I imagine that the standard defense of using such videos is that they tell us something about school shootings. That they transform an abstract idea of terror and fear and death into something tangible while sanitizing the bloody reality of such chaos. Maybe that’s true; maybe after nearly two decades since Columbine, there are people who lack such basic imagination or empathy that they can’t conjure up the knowledge that mass shootings are terrifying. That seems lacking in not only imagination but the simple demands of humanity—a Washington Post report found that, since Columbine, more than 150,000 students have endured a school shooting.


I doubt too that photographs of teenagers hunkering on floors, or videos of teens enduring the sounds of gunfire, crying and screaming and cursing, or waiting with their hands in the air as SWAT teams evacuate classrooms, will do much to change any minds about gun control. Helplessness is the ultimate tabula rasa. It cannot be experienced in reproduction, viewing such images, John Berger once wrote, result only in “despair or indignation:”

Despair takes on some of the other’s suffering to no purpose. Indignation demands action. We try to emerge from the moment [...] back into our lives. As we do, the contrast is such that the resumption of our lives appears to be a hopelessly inadequate response to what we have just seen.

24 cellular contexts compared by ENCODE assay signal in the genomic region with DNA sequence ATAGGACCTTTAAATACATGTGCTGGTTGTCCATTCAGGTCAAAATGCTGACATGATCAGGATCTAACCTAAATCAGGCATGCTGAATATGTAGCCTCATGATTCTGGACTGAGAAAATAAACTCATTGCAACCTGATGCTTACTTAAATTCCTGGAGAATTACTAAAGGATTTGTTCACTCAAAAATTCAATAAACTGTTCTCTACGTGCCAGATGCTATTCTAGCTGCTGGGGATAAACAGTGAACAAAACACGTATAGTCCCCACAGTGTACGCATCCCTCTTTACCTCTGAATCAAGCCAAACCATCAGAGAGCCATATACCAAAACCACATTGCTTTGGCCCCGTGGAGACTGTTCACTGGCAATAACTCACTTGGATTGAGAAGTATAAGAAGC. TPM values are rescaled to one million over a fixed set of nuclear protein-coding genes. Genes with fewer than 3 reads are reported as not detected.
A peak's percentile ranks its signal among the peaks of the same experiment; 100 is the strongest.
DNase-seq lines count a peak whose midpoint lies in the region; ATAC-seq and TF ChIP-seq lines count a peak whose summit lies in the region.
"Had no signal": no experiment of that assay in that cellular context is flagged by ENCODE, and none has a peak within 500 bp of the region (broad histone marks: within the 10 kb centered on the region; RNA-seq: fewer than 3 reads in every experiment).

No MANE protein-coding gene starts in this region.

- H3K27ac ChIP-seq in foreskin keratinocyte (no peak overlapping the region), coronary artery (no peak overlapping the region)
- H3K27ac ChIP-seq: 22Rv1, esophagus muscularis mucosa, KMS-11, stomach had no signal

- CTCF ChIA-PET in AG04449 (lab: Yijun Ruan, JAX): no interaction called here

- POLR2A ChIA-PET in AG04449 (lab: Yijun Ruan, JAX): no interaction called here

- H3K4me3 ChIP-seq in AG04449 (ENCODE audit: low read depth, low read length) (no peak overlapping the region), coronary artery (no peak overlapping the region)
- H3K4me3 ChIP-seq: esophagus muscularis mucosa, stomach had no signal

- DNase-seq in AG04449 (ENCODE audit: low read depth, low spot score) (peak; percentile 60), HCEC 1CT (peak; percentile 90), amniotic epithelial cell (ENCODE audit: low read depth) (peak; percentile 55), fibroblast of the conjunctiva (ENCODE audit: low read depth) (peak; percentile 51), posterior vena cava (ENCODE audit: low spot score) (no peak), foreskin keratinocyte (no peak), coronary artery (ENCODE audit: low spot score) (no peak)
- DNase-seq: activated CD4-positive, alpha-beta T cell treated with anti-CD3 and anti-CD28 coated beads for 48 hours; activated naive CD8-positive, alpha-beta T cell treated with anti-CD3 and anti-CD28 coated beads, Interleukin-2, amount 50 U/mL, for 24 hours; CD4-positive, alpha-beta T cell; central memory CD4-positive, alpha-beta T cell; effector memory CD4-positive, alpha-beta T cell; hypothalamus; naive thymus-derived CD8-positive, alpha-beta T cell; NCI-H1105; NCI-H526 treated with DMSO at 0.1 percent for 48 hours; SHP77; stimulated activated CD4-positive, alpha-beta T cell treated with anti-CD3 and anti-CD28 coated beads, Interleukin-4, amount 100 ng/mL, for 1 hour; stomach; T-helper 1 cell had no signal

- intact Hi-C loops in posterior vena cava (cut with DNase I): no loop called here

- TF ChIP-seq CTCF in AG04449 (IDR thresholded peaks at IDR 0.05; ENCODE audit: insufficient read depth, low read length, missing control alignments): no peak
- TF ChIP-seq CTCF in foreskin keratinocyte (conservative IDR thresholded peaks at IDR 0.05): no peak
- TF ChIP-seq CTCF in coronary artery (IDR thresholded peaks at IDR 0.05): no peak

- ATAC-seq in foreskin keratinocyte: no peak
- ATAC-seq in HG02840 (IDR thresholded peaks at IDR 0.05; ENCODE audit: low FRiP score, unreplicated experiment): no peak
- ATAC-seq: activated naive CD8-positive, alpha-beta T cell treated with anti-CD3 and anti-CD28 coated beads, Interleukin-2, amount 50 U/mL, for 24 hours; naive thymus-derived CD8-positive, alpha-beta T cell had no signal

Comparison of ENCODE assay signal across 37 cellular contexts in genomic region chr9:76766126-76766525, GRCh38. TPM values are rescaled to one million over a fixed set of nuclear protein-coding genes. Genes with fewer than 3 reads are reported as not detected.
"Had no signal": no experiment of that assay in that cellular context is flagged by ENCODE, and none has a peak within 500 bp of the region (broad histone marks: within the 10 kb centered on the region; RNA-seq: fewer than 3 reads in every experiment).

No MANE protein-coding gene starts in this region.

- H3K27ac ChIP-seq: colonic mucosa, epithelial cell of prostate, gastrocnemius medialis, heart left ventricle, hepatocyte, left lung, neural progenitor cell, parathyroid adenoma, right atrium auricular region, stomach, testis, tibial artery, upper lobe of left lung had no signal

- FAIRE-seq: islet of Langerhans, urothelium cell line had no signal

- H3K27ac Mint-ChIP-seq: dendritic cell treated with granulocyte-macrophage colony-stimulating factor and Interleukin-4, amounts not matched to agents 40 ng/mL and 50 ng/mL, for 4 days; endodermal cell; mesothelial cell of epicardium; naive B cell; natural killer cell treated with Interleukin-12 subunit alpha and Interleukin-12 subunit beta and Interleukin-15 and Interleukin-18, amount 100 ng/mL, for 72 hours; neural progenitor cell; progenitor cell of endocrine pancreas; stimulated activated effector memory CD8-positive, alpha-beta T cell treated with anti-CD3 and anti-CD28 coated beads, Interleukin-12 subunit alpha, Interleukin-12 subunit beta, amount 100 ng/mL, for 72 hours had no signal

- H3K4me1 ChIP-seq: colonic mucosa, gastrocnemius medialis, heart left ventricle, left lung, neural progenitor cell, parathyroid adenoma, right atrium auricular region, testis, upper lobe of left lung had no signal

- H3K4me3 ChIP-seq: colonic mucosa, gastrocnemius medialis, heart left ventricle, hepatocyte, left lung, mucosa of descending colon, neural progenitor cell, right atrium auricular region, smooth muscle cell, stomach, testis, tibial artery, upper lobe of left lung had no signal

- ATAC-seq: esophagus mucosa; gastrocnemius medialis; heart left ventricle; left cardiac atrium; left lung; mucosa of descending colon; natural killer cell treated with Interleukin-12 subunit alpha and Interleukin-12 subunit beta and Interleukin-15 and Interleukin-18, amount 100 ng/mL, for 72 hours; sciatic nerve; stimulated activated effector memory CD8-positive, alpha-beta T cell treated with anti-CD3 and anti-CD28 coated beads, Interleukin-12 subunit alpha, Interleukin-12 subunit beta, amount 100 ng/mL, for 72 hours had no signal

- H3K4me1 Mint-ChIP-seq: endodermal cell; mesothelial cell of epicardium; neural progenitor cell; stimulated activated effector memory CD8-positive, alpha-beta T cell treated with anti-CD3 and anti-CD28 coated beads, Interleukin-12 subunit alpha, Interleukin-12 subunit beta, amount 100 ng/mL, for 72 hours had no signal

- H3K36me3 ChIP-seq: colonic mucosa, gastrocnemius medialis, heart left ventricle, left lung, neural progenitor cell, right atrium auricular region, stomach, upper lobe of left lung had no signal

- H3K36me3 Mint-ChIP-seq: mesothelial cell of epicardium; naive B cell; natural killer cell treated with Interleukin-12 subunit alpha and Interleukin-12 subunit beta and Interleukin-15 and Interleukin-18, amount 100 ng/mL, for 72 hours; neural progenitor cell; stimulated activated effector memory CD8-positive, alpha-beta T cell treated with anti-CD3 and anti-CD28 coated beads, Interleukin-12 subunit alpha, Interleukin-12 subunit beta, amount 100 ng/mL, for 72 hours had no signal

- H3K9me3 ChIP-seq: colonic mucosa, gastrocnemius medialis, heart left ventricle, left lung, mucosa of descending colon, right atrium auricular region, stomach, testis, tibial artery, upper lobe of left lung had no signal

For Berger, the only possible response to such images is to confront our own “lack of political freedom.” But such a response is blunted by the image—the endless crush of content; the endless consumption of despair that does little to address the political circumstances that create such images. Calls for gun control will be met with resistance, with arguments about freedom or the assertation of some fundamental right.


The shooter’s history of violence including, the Associated Press reports, his expulsion from Douglas after a fight with his ex-girlfriend’s new boyfriend, will be minimized with the narrative of mental health. So will the report that the shooter had trained with the Republic of Florida, a white supremacist group whose mission is to establish a “white-ethnostate.” “So many signs that the Florida shooter was mentally disturbed,” the president tweeted on Thursday, nearly mimicking his comments after the mass shooting in Sutherland Springs, Texas. Such closure is neat—it implies that neither policies nor cultures are responsible. Instead, it absolves everyone, including the shooter.

The reproduction of a teenager’s photograph, the replay of videos from inside the school, will not rupture that quick narrative closure. It will not, as Berger argued, force us to confront our complicity in such policies or our own “lack of political freedom” within their continuation. Instead, they transform everything into content; violence is repurposed and reproduced for the purposes of affect. The images might make us feel our “despair or indignation,” but their use as content, as some kind of experienced reality—spectacular and fictional—works only to negate meaningful action.